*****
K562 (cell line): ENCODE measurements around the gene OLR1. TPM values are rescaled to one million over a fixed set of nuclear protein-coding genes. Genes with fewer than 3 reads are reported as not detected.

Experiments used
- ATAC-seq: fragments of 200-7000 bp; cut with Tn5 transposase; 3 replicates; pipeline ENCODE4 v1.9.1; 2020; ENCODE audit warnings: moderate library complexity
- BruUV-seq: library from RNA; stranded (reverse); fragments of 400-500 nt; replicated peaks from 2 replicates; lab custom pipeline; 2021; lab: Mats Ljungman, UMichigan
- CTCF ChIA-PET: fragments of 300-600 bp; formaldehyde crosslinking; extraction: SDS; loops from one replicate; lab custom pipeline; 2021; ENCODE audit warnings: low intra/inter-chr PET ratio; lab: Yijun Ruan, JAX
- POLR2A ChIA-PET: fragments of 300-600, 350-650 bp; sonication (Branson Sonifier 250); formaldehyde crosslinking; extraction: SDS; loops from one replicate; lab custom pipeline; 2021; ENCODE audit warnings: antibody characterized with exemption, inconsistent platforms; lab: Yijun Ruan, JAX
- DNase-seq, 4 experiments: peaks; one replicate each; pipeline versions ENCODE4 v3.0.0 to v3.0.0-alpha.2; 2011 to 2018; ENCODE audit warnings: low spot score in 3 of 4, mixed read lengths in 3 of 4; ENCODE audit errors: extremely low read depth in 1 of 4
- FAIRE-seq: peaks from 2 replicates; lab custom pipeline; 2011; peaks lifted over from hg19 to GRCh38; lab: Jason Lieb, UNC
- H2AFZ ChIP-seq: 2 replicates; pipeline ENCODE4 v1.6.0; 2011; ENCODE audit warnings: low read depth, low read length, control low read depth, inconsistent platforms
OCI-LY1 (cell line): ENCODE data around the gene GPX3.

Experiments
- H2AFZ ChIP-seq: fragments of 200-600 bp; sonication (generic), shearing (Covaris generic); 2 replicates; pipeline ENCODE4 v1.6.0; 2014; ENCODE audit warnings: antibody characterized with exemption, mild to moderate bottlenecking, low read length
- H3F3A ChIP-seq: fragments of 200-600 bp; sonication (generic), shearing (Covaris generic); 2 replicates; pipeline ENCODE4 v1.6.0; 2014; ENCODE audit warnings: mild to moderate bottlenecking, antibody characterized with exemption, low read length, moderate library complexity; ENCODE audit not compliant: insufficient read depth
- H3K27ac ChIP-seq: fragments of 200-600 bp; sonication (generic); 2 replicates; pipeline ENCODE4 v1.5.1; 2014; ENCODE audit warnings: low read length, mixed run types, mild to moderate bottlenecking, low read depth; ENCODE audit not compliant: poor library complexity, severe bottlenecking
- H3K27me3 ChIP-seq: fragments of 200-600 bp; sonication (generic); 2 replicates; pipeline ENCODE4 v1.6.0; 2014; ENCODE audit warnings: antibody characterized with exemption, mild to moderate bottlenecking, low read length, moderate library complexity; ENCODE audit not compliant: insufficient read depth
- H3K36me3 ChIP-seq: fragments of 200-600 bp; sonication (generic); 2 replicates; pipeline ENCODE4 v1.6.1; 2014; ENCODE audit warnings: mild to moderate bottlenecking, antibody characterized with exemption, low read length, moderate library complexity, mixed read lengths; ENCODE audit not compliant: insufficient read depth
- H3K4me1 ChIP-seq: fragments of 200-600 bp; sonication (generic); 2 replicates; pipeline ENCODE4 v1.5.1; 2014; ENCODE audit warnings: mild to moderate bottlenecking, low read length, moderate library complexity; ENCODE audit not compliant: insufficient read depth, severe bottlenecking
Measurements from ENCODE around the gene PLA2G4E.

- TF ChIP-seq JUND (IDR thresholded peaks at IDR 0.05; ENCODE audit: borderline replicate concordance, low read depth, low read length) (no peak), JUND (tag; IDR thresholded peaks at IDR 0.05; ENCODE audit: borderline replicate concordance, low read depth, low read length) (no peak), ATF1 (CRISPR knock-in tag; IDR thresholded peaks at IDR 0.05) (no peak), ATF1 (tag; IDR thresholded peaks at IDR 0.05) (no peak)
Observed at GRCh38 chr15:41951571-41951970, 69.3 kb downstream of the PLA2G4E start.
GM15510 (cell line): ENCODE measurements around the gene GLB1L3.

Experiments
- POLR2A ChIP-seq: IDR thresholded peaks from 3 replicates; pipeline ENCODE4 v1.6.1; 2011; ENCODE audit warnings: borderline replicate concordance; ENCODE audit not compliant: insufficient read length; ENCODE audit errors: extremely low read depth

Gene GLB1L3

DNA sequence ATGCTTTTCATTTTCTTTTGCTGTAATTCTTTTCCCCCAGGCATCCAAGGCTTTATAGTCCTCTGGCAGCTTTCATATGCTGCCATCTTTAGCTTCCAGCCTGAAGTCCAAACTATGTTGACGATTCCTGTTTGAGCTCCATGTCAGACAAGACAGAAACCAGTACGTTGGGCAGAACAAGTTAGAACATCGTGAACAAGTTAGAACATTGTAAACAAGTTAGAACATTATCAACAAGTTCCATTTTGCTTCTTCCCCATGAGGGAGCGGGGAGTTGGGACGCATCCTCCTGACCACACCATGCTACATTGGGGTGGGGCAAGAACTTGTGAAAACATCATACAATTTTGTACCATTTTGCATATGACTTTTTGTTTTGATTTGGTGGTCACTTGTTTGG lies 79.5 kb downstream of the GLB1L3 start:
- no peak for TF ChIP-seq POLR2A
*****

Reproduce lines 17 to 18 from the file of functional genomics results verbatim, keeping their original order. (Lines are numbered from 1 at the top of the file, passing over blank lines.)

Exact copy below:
- H3K4me1 ChIP-seq: fragments of 200-600 bp; sonication (generic); 2 replicates; pipeline ENCODE4 v1.5.1; 2014; ENCODE audit warnings: mild to moderate bottlenecking, low read length, moderate library complexity; ENCODE audit not compliant: insufficient read depth, severe bottlenecking
Measurements from ENCODE around the gene PLA2G4E.